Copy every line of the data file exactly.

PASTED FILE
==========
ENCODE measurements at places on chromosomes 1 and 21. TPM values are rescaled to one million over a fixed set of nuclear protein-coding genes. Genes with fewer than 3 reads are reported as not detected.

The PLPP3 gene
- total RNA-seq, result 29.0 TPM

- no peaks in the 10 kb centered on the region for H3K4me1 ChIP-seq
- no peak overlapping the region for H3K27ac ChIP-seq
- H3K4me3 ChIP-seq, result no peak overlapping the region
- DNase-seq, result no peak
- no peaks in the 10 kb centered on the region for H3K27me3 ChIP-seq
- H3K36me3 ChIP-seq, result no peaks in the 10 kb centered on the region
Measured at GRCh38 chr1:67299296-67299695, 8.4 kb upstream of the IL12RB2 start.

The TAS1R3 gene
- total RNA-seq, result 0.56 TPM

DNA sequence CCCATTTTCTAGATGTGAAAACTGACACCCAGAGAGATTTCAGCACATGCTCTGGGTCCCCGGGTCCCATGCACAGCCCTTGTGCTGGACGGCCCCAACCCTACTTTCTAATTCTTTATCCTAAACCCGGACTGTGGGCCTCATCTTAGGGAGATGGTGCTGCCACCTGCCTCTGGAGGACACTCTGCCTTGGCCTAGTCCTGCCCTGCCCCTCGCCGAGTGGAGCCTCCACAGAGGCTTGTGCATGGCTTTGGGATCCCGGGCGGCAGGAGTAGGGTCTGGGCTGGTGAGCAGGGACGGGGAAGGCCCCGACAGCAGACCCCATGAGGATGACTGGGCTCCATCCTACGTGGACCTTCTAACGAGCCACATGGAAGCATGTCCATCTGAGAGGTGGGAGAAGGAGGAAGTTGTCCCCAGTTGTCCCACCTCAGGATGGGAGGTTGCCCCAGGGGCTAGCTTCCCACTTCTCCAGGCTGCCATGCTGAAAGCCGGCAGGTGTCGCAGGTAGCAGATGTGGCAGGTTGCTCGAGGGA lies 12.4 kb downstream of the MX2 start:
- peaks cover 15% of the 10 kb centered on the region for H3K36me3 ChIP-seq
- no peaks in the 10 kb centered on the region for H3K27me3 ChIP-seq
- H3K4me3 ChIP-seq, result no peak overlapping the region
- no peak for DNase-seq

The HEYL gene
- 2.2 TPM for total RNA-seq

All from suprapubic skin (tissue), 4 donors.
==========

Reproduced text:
ENCODE measurements at places on chromosomes 1 and 21. TPM values are rescaled to one million over a fixed set of nuclear protein-coding genes. Genes with fewer than 3 reads are reported as not detected.

The PLPP3 gene
- total RNA-seq, result 29.0 TPM

- no peaks in the 10 kb centered on the region for H3K4me1 ChIP-seq
- no peak overlapping the region for H3K27ac ChIP-seq
- H3K4me3 ChIP-seq, result no peak overlapping the region
- DNase-seq, result no peak
- no peaks in the 10 kb centered on the region for H3K27me3 ChIP-seq
- H3K36me3 ChIP-seq, result no peaks in the 10 kb centered on the region
Measured at GRCh38 chr1:67299296-67299695, 8.4 kb upstream of the IL12RB2 start.

The TAS1R3 gene
- total RNA-seq, result 0.56 TPM

DNA sequence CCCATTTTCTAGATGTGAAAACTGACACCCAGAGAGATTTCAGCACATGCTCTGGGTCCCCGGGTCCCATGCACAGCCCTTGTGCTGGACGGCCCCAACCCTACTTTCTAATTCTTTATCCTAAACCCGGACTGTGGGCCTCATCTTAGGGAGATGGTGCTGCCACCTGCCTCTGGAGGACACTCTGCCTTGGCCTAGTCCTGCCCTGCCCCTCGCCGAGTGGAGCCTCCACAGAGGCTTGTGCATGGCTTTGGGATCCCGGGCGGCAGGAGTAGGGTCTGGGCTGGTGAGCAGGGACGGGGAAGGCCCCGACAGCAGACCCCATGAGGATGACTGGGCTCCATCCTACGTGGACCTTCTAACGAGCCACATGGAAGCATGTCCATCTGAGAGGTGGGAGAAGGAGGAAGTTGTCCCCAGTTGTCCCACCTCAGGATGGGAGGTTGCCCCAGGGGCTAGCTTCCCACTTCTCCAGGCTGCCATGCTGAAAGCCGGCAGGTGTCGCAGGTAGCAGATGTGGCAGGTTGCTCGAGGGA lies 12.4 kb downstream of the MX2 start:
- peaks cover 15% of the 10 kb centered on the region for H3K36me3 ChIP-seq
- no peaks in the 10 kb centered on the region for H3K27me3 ChIP-seq
- H3K4me3 ChIP-seq, result no peak overlapping the region
- no peak for DNase-seq

The HEYL gene
- 2.2 TPM for total RNA-seq

All from suprapubic skin (tissue), 4 donors.